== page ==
Investigators Dig for Roots of Bomb Suspects’ Radicalization

The two men suspected in the Boston Marathon bombings were armed with a small arsenal of guns, ammunition and explosives when they first confronted the police early Friday, and were most likely planning more attacks, the authorities said Sunday.

United States officials said they were increasingly certain that the two suspects had acted on their own, but were looking for any hints that someone had trained or inspired them. The F.B.I. is broadening its global investigation in search of a motive and pressing the Russian government for more details about a Russian request to the F.B.I. in 2011 about one of the suspects’ possible links to extremist groups, a senior United States official said Sunday.

Among the unanswered questions facing investigators are where the suspects acquired their weapons and explosives, how they got the money to pay for them, and whether others helped plan and carry out the attack last Monday.  Mayor Thomas M. Menino of Boston said he believed the brothers were not affiliated with a larger network.  “All of the information that I have, they acted alone, these two individuals, the brothers,” he said on ABC News’s “This Week.”

Mr. Menino said Tamerlan had “brainwashed” his younger brother to follow him and “read those magazines that were published on how to create bombs, how to disrupt the general public, and things like that.”

Tamerlan Tsarnaev was an amateur boxer who had hoped to fight on the U.S. Olympic team, a man who said he had no American friends. Dzhokhar Tsarnaev wrestled at a prestigious high school, won a scholarship from his city and went on to university.  He identified himself then as a Muslim and said he did not drink or smoke: “God said no alcohol.” He said he hoped to fight for the U.S. Olympic team and become a naturalized American. He said he was studying to become an engineer.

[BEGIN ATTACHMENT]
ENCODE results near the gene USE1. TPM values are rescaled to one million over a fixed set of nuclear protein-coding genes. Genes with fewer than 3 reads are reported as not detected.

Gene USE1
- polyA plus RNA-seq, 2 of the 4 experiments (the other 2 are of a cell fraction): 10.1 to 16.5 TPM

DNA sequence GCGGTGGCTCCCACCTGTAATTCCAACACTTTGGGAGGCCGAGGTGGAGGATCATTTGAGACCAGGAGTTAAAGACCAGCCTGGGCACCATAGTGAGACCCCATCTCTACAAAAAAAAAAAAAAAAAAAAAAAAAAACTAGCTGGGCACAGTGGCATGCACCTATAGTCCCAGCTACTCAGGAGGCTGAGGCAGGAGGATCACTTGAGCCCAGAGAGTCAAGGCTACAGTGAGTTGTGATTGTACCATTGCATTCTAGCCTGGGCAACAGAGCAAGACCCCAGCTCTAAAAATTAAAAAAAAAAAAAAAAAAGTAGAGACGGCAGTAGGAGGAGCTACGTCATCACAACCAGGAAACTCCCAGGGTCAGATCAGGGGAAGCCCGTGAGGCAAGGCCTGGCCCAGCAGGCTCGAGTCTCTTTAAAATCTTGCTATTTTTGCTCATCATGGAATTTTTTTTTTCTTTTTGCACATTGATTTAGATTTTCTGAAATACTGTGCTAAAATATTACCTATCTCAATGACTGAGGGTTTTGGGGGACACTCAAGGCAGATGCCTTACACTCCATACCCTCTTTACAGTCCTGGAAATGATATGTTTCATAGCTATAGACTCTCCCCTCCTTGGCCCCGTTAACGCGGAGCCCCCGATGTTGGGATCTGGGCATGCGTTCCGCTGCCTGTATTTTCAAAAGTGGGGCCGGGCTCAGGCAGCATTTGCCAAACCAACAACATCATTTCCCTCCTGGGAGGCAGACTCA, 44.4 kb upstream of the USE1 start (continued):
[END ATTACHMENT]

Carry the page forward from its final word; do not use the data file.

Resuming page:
They had come to the United States about 10 years ago from a Russian region near Chechnya, according to an uncle, Ruslan Tsarni of Montgomery Village, Md. They had two sisters. As kids they rode bikes and skateboards on quiet Norfolk Street in Cambridge, Mass.

But their lives appeared to take different turns — at least until this week, when a video caught them together on Boylston Street, moments before two bombs unleashed terror at the finish line of America’s most famous race.

The suspects’ uncle Ruslan Tsarni, said in an interview on Sunday that he had first noticed a change in the older brother in 2009. Mr. Tsarni sought advice from a family friend, who told him that Tamerlan’s radicalization had begun after he met a recent convert to Islam in the Boston area. Mr. Tsarni said he had later learned from a relative that his nephew had met the convert in 2007.

As scrutiny increased on how the brothers had been radicalized, Representative Michael McCaul, a Texas Republican who heads the Homeland Security Committee, and Representative Peter T. King, a New York Republican on the panel, sent a letter to the directors of three of the nation’s leading intelligence-gathering agencies calling the F.B.I.’s handling of the case “an intelligence failure.”